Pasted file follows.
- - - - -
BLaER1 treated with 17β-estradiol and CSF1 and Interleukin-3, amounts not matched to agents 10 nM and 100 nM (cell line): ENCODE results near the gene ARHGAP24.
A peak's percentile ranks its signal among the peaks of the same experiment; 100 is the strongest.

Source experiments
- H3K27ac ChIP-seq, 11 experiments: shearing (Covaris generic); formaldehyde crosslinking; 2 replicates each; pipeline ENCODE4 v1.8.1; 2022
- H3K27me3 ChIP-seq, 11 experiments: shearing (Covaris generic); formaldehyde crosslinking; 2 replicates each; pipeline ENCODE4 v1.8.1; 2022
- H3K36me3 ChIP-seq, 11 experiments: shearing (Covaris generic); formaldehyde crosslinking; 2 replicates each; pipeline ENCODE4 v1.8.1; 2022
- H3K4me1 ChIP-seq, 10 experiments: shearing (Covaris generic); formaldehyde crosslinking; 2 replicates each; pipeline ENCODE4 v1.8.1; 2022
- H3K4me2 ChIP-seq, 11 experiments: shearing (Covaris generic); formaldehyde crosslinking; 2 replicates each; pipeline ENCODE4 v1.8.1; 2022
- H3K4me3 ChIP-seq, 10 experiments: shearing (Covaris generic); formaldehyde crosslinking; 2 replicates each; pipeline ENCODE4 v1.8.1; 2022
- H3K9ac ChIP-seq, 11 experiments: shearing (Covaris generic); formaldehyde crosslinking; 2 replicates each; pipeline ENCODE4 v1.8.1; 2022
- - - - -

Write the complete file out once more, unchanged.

BLaER1 treated with 17β-estradiol and CSF1 and Interleukin-3, amounts not matched to agents 10 nM and 100 nM (cell line): ENCODE results near the gene ARHGAP24.
A peak's percentile ranks its signal among the peaks of the same experiment; 100 is the strongest.

Source experiments
- H3K27ac ChIP-seq, 11 experiments: shearing (Covaris generic); formaldehyde crosslinking; 2 replicates each; pipeline ENCODE4 v1.8.1; 2022
- H3K27me3 ChIP-seq, 11 experiments: shearing (Covaris generic); formaldehyde crosslinking; 2 replicates each; pipeline ENCODE4 v1.8.1; 2022
- H3K36me3 ChIP-seq, 11 experiments: shearing (Covaris generic); formaldehyde crosslinking; 2 replicates each; pipeline ENCODE4 v1.8.1; 2022
- H3K4me1 ChIP-seq, 10 experiments: shearing (Covaris generic); formaldehyde crosslinking; 2 replicates each; pipeline ENCODE4 v1.8.1; 2022
- H3K4me2 ChIP-seq, 11 experiments: shearing (Covaris generic); formaldehyde crosslinking; 2 replicates each; pipeline ENCODE4 v1.8.1; 2022
- H3K4me3 ChIP-seq, 10 experiments: shearing (Covaris generic); formaldehyde crosslinking; 2 replicates each; pipeline ENCODE4 v1.8.1; 2022
- H3K9ac ChIP-seq, 11 experiments: shearing (Covaris generic); formaldehyde crosslinking; 2 replicates each; pipeline ENCODE4 v1.8.1; 2022